Bush: Problem With Confederate Flag Is ‘What It Began To Represent Later’

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December 23, 2015 3:42 p.m.

GOP 2016er Jeb Bush defended his decision as Florida governor to take down the Confederate battle flag from the state capitol by arguing the controversy around Confederate monuments “isn’t the 19th century issue, it’s the 20th century issue.”

“The problem with the Confederate flag isn’t the Confederacy, the problem with the Confederate flag is what it began to represent later,” Bush said while on a campaign stop. “And that’s what we have to avoid to heal those wounds.”

Bush was asked by an event attendee whether “anybody killing any other entity because of one basis or not” requires the removal of Confederate symbols.

Bush called such a move a “a state-by-state decision,” but explained his 2001 order, which received renewed attention after the mass shooting at an African American church in Charleston this year, allegedly by a white supremacist, prompted a national debate over Confederate symbols.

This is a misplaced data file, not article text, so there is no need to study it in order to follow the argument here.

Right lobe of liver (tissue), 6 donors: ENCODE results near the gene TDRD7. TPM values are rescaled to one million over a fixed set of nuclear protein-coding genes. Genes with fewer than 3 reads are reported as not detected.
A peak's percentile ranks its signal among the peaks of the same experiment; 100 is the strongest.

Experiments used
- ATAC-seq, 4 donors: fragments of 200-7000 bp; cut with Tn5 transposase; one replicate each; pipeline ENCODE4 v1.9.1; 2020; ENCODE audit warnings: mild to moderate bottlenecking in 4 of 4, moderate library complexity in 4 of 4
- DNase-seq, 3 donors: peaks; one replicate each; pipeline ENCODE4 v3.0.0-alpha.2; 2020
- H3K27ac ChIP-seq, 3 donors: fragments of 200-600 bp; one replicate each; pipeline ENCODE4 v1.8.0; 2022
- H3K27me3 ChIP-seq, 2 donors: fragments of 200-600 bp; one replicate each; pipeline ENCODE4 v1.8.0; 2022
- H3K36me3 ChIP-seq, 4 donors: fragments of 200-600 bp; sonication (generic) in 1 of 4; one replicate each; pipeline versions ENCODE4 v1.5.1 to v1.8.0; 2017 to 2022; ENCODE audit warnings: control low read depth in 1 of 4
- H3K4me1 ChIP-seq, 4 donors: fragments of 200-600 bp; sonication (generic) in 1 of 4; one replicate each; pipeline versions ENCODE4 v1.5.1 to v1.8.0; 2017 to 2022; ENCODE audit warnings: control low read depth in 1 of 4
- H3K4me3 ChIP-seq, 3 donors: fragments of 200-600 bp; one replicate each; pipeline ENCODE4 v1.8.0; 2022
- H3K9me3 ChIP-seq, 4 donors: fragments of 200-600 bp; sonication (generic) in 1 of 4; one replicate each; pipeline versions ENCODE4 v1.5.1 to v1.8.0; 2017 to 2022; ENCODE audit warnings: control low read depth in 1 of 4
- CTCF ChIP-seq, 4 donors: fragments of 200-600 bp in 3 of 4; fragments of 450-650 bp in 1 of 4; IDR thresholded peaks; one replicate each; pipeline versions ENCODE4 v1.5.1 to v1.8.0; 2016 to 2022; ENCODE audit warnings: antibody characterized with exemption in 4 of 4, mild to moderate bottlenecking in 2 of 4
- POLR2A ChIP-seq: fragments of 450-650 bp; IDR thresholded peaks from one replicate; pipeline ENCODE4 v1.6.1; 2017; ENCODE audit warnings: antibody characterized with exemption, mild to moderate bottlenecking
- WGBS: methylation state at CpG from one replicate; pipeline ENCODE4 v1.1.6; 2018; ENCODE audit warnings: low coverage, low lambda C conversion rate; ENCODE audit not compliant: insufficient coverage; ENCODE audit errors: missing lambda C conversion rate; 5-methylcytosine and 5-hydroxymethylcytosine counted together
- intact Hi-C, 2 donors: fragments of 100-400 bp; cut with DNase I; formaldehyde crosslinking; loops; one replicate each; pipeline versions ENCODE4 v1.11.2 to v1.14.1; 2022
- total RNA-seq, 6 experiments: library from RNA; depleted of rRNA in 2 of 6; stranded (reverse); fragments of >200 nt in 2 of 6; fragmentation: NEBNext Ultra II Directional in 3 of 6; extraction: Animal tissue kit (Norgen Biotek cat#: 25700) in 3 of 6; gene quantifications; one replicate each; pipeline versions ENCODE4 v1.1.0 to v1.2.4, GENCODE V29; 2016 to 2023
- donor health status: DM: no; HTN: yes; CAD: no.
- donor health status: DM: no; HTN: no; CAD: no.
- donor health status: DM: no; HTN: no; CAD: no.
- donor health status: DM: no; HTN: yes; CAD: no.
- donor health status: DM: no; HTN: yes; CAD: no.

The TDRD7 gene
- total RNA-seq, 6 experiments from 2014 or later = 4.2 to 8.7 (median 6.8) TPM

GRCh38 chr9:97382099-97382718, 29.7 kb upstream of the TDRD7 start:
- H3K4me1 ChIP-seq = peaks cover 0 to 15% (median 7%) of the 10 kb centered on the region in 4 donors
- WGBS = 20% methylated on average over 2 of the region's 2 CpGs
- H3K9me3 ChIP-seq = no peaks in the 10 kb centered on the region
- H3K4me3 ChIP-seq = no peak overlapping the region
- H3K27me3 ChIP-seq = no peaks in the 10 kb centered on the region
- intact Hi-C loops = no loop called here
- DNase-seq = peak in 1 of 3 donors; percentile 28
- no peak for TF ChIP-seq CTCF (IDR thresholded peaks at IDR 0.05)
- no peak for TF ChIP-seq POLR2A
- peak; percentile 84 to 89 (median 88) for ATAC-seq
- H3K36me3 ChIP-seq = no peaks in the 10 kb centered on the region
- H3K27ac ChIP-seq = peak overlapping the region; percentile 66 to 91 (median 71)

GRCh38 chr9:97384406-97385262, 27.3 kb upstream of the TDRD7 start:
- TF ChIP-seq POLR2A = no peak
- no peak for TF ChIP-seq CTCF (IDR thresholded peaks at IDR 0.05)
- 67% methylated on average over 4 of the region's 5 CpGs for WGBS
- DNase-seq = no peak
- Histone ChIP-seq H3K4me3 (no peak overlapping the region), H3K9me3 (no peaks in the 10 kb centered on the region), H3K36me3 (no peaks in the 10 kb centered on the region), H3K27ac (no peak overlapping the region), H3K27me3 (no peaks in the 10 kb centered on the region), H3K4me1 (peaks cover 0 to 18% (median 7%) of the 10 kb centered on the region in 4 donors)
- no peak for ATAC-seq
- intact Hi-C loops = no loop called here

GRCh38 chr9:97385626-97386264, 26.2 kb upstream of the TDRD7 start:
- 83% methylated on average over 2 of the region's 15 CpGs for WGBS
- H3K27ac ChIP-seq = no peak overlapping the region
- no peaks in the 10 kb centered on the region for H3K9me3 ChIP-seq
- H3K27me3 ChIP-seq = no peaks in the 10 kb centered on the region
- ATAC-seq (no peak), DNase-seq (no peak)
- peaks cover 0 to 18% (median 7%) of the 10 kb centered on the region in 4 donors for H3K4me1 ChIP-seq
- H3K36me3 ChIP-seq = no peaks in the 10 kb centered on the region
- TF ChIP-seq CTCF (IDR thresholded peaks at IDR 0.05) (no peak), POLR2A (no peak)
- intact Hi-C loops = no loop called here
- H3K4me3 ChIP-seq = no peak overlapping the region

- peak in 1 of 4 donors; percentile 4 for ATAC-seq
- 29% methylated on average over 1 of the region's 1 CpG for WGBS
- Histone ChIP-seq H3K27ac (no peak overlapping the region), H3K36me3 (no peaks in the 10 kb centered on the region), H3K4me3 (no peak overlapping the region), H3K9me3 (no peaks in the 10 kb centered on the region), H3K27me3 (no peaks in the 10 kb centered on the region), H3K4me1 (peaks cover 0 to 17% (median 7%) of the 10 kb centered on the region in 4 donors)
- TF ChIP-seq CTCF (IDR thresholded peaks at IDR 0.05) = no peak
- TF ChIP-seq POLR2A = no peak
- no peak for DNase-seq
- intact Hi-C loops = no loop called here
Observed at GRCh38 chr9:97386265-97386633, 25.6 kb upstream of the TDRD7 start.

“I moved all of the flags off the state premises, into the Florida museum, where they would be honored, because it was part of our heritage, but it would not be a visible sign of what Florida is about,” he said, adding that he avoided a big “political fight” because he did so “unilaterally.”

“There’s a way to find the right balance, as you’re bringing up, because, look, the Confederacy is a part of our heritage, and it should be respected like other parts,” he said. “It doesn’t have to define who we are either. Because that symbol — the problem with the Confederate flag isn’t the Confederacy, the problem with the Confederate flag is what it began to represent later. And that’s what we have to avoid to heal those wounds.”

According to the Huffington Post, the flag at the Florida capitol was erected in 1978.

The attendee followed up by saying he didn’t see any signs of racism in the flag, to which, Bush responded:

“I’m not sure if you were a civil rights worker in the 1960s trying to fight for equal rights for African Americans that they would necessary agree with you and that’s the point. It isn’t the 19th century issue, it’s the 20th century issue.”

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